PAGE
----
Wednesday, December 10, 2014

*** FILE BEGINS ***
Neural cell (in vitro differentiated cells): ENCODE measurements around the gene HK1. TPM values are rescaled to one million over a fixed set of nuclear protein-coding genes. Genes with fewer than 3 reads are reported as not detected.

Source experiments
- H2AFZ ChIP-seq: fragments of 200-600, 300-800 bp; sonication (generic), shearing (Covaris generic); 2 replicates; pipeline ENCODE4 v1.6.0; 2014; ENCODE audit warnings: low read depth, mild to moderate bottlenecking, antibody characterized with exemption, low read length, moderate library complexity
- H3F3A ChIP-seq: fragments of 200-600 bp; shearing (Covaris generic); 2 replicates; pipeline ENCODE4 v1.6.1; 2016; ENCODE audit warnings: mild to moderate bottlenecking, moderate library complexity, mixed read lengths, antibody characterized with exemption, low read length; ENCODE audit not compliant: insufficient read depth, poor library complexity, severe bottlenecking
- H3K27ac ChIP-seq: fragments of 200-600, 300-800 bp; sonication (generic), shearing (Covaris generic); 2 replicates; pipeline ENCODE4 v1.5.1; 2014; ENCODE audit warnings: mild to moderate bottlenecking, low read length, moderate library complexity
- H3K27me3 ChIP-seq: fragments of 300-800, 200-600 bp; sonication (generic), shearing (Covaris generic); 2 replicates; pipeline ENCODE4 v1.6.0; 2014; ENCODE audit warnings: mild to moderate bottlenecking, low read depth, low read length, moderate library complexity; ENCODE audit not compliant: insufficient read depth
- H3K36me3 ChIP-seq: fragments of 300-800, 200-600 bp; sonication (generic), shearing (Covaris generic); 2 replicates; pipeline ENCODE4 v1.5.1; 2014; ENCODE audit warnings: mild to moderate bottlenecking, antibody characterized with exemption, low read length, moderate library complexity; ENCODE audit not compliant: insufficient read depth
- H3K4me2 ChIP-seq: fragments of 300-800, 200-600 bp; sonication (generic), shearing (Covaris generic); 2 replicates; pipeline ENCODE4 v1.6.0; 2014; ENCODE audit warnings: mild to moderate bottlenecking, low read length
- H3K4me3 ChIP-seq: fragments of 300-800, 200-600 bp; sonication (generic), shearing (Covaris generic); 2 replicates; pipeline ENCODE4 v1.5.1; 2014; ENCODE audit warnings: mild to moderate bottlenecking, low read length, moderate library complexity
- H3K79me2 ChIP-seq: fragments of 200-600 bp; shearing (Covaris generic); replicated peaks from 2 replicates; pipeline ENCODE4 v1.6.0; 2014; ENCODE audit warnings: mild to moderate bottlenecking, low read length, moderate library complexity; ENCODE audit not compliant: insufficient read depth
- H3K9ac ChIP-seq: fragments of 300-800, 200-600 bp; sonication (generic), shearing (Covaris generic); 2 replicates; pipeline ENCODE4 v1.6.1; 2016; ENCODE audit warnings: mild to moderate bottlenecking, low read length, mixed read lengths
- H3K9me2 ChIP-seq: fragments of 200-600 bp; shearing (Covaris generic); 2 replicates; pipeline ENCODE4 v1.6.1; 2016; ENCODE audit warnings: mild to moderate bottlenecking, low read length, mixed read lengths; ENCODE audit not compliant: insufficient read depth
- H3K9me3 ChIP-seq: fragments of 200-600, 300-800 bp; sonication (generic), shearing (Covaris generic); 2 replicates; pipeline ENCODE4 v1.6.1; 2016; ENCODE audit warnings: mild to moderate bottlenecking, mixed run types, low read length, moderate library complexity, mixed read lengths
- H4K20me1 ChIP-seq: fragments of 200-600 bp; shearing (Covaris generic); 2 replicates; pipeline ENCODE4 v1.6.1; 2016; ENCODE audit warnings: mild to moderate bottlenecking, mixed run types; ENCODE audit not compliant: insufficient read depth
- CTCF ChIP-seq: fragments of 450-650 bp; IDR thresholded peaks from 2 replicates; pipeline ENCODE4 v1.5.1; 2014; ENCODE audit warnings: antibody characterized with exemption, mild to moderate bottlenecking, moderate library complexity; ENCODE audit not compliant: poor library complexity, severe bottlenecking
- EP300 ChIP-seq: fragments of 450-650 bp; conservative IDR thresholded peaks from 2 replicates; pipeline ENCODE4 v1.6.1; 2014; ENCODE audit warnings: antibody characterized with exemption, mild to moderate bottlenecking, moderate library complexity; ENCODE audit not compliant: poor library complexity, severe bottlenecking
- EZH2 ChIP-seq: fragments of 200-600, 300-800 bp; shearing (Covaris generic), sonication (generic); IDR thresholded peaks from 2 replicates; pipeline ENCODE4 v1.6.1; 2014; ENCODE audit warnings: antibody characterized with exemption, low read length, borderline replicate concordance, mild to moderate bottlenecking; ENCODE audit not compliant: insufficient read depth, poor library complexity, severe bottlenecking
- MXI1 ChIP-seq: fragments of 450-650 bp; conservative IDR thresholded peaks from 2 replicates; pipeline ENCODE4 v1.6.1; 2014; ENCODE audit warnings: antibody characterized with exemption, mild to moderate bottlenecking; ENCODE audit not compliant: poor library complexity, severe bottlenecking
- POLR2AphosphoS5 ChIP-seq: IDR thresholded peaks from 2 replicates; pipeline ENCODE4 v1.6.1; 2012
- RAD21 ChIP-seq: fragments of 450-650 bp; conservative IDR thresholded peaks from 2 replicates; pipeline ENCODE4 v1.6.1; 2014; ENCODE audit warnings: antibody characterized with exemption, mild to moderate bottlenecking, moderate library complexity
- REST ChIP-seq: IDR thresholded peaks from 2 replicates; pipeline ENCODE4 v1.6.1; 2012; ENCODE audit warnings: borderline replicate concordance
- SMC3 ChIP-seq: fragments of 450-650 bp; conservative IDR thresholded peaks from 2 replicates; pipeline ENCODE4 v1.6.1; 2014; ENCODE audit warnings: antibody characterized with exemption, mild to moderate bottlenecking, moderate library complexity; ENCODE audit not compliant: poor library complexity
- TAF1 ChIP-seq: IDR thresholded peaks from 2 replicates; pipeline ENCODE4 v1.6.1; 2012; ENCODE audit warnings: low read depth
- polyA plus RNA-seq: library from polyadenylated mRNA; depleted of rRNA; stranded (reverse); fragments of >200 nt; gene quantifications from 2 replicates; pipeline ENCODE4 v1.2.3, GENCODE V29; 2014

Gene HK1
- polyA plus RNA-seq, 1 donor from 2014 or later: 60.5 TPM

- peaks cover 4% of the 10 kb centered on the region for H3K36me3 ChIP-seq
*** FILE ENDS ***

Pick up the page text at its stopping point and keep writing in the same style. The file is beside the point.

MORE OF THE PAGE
In the wired.com article The Robot Car of Tomorrow May Just Be Programmed to Hit You, Patrick Lin discusses the ethical problems in robot cars and their moral math and choices. He presents the situation of a robot car facing an inevitable crash and it has to choose between hitting an SUV and a Mini Cooper. You would think that the robot would hit the vehicle with more safety to the driver so it would hit the bigger and stronger SUV. However that would damage the robot more as opposed to hitting the Cooper. That's one of the important questions to consider when programming the car on what to hit. Does the safety of the robot car driver matter more than the other drivers? Many would say that the driver of the robot should be kept more safe by the car as opposed to other drivers on the road. Also is it fair that SUV owners will always have to take the hit over smaller cars? They never asked to be hit. Just because their car is big doesn't mean others have more right not to be hit than them. The cars need another decision making system that is more fair but not as random as a number generator. Those same issues come up with hitting a biker with or without a helmet. Just because someone decided to be safe, do they deserve to take the hit? What if because of this situation, people stop wearing helmets completely? The car should try to avoid exposed drivers completely. But then again a random pick isn't very fair either. A random hit is what humans do which is what the robot should be better than. These cars need a better solution before being out on the road. The purpose of robot cars is to be better than human drivers so if it crashes it is not the human's fault. The human got in the robot car so it could do all the work in the first place. If the car crashes it is the programming fault or another drivers fault. The driver does control the car but only to go where they want to go not how. In conclusion, there are a lot of difficulties in the development of these robot cars and many situations to consider on the road. It will take a lot of time but I believe that there is a solution for the ethical problems robot cars have that will satisfy most people if not all.